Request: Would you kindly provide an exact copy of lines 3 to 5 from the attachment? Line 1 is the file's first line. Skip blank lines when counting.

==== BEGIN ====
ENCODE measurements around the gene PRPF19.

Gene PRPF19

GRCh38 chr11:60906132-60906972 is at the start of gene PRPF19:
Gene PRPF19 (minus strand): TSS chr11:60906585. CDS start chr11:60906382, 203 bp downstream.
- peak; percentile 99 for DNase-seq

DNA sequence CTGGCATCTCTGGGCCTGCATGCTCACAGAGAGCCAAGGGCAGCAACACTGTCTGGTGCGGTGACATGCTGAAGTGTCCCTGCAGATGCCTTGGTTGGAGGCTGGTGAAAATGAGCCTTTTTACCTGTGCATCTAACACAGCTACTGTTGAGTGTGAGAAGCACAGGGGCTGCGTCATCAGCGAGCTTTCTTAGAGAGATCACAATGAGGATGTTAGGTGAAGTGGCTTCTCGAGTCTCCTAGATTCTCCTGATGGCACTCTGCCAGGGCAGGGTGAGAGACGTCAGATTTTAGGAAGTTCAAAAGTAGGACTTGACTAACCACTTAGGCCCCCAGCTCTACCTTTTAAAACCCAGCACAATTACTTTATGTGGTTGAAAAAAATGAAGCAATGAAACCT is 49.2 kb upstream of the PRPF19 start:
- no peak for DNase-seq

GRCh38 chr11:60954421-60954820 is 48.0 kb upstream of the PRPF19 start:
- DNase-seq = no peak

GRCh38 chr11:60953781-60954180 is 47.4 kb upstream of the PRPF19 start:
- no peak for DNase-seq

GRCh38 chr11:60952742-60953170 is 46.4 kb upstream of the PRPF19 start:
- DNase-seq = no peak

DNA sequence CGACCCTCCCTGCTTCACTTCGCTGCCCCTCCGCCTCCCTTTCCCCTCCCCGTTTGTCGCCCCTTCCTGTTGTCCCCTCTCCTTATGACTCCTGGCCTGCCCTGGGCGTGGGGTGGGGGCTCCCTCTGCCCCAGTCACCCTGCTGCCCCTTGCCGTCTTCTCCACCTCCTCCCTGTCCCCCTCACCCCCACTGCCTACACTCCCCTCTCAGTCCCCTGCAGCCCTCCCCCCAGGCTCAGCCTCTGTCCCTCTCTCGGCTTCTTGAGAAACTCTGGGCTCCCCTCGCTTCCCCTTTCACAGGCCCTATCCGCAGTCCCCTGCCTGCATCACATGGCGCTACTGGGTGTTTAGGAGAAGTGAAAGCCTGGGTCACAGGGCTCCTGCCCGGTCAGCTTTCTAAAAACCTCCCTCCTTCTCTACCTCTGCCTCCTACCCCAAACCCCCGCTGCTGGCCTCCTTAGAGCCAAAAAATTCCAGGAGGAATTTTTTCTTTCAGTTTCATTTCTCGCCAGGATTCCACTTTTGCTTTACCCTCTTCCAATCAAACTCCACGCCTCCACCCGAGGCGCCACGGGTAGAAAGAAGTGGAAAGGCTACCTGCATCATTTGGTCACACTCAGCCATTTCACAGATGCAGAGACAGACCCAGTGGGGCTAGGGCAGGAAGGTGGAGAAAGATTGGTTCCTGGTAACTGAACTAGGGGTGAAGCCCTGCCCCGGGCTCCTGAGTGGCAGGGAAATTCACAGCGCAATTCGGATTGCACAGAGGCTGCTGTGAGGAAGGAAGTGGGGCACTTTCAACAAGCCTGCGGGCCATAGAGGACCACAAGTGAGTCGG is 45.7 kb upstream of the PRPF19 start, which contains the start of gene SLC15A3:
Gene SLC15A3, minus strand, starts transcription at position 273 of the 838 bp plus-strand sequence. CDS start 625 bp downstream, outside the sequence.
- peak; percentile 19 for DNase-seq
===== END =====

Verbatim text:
GRCh38 chr11:60906132-60906972 is at the start of gene PRPF19:
Gene PRPF19 (minus strand): TSS chr11:60906585. CDS start chr11:60906382, 203 bp downstream.
- peak; percentile 99 for DNase-seq